They came upon an area that is now called The Dalles and thought they had never seen a land so beautiful. The sons quarreled over the land and to solve the dispute their father shot two arrows from his mighty bow; one to the north and the other to the south. Pahto followed the arrow to the north and settled there while Wy'east did the same for the arrow to the south. Saghalie then built Tanmahawis, the Bridge of the Gods, so his family could meet periodically.[7]

When the two sons of Saghalie both fell in love with a beautiful maiden named Loowit, she could not choose between them. The two young chiefs fought over her, burying villages and forests in the process. The area was devastated and the earth shook so violently that the huge bridge fell into the river, creating the Cascades Rapids of the Columbia River Gorge.[8]

For punishment, Saghalie struck down each of the lovers and transformed them into great mountains where they fell. Wy'east, with his head lifted in pride, became the volcano known today as Mount Hood and Pahto, with his head bent toward his fallen love, was turned into Mount Adams. The fair Loowit became Mount St. Helens, known to the Klickitats as Louwala-Clough which means "smoking or fire mountain" in their language (the Sahaptin called the mountain Loowit).[9]

See also[edit]

References[edit]

  1. ^ Reynolds, Nathaniel D. (December 2001). "Dating the Bonneville Landslide with Lichenometry". Washington Geology 29 (3/4): 11–16. Retrieved 2009-09-07.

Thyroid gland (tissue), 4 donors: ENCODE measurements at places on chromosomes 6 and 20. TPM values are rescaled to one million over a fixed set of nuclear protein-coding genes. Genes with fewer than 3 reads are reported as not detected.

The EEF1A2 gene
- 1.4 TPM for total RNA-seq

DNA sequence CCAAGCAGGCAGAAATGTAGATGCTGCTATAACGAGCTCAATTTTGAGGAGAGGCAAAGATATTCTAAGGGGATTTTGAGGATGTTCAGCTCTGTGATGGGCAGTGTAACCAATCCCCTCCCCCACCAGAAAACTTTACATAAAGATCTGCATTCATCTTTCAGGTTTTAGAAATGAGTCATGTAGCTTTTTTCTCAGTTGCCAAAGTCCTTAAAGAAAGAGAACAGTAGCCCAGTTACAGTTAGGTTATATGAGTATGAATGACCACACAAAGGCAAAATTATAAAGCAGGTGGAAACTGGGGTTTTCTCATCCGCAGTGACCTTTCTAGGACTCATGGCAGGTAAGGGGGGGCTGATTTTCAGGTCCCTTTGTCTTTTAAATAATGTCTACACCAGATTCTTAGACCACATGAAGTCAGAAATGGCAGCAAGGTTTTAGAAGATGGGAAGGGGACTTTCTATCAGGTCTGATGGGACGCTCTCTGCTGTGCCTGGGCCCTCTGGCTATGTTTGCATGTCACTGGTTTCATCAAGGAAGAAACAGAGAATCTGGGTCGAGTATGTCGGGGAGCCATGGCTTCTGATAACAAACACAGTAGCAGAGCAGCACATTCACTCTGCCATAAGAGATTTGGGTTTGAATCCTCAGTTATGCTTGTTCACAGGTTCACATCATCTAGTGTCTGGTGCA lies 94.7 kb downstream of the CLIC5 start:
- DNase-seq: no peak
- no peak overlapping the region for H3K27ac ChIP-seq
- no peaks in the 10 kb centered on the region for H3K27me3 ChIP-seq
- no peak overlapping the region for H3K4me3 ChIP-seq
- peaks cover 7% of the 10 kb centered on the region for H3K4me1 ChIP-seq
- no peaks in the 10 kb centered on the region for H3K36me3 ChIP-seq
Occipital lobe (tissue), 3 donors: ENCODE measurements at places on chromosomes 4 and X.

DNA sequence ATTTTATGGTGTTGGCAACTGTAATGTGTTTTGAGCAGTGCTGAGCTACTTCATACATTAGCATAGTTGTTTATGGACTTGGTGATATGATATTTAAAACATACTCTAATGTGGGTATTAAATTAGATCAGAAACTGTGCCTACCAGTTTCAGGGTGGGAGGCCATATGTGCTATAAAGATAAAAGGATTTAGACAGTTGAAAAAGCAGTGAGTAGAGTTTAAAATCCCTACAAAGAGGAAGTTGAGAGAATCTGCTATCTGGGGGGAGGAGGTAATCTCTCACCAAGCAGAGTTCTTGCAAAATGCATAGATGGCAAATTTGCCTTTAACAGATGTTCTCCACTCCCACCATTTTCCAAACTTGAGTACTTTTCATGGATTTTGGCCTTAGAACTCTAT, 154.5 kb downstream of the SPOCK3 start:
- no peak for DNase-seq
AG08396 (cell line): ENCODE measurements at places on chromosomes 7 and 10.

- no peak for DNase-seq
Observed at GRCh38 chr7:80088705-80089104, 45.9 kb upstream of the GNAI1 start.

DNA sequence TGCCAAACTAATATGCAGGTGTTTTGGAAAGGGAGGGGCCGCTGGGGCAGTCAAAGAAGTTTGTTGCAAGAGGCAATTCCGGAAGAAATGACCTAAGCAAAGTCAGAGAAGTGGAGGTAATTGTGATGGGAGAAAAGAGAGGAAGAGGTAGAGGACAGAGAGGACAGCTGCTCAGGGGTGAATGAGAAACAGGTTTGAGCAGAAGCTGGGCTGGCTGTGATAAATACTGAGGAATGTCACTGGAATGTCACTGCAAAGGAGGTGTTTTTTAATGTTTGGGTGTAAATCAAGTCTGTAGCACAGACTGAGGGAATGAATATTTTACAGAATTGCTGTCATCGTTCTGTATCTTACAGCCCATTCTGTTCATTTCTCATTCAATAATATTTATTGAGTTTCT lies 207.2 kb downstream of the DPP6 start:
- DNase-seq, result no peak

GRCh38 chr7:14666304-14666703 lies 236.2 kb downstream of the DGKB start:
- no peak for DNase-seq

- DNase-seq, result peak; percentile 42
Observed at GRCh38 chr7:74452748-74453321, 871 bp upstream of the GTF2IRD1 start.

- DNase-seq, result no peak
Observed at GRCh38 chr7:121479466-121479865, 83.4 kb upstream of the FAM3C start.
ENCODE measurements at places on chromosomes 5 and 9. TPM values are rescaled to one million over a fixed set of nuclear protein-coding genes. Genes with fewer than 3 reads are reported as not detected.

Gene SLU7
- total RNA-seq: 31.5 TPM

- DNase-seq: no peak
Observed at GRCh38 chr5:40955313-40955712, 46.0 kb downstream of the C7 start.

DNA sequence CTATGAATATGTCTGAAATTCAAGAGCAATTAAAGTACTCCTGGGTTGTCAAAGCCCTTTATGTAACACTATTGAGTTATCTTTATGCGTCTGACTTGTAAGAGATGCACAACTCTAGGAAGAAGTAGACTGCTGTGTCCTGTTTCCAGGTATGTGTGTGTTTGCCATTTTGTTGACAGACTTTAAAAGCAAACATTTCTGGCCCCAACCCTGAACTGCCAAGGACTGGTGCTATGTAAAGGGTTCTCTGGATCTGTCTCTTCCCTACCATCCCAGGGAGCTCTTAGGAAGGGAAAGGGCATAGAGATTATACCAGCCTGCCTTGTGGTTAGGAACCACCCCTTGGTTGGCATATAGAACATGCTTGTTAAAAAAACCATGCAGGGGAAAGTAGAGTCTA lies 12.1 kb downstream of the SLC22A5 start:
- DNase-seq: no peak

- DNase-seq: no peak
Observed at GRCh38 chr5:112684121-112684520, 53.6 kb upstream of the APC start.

2. ^ Hill, Richard L. (September 9, 1999). "Radiocarbon dates also indicated the Bonneville landslide could be far younger than thought". The Oregonian. 
  3. ^ Schuster, Robert L.; Pringle, Patrick T. (2002). "Engineering history and impacts of the Bonneville landslide, Columbia River gorge, Washington-Oregon, USA". Landslides--Proceedings of the First European Conference on Landslides (A. A. Balkema): 689–699. 
  4. ^ a b Hill, Richard L. (2002-05-15). "Great Cascadia Earthquake Penrose Conference". The Oregonian. Archived from the original on 2008-10-24. 
  5. ^ O'Connor, Jim E. (September 2004). "The Evolving Landscape of the Columbia River Gorge: Lewis and Clark and Cataclysms on the Columbia". Oregon Historical Quarterly 105 (3). Retrieved 2009-09-07. 
  6. ^ a b Pringle, Patrick T. (2009). "The Bonneville slide". Columbia Gorge Interpretive Center Museum Explorations (Fall-Winter 2009): p. 2–3. Retrieved 2012-02-03. 
  7. ^ a b Archie Satterfield, Country Roads of Washington (Backinprint.com: 2003) ISBN 0-595-26863-3, page 82
  8. ^ The Bridge of the Gods, theoutlaws.com (accessed 26 November 2006)
  9. ^ USGS. "Volcanoes and History: Cascade Range Volcano Names". Retrieved 2006-10-20. 

Further reading[edit]

  • Lawrence, Donald B. (October 1936). "The Submerged Forest of the Columbia River Gorge". Geographical Review 26 (4): 581–592. 
  • Allen, John (1985). Time Travel in Oregon. 
  • Lyman, William Denison (1909). The Columbia River: Its History, Its Myths, Its Scenery, Its Commerce. pp. 22–24. 

External links[edit]

Coordinates: 45°39′32″N 121°54′58″W / 45.6589°N 121.9162°W / 45.6589; -121.9162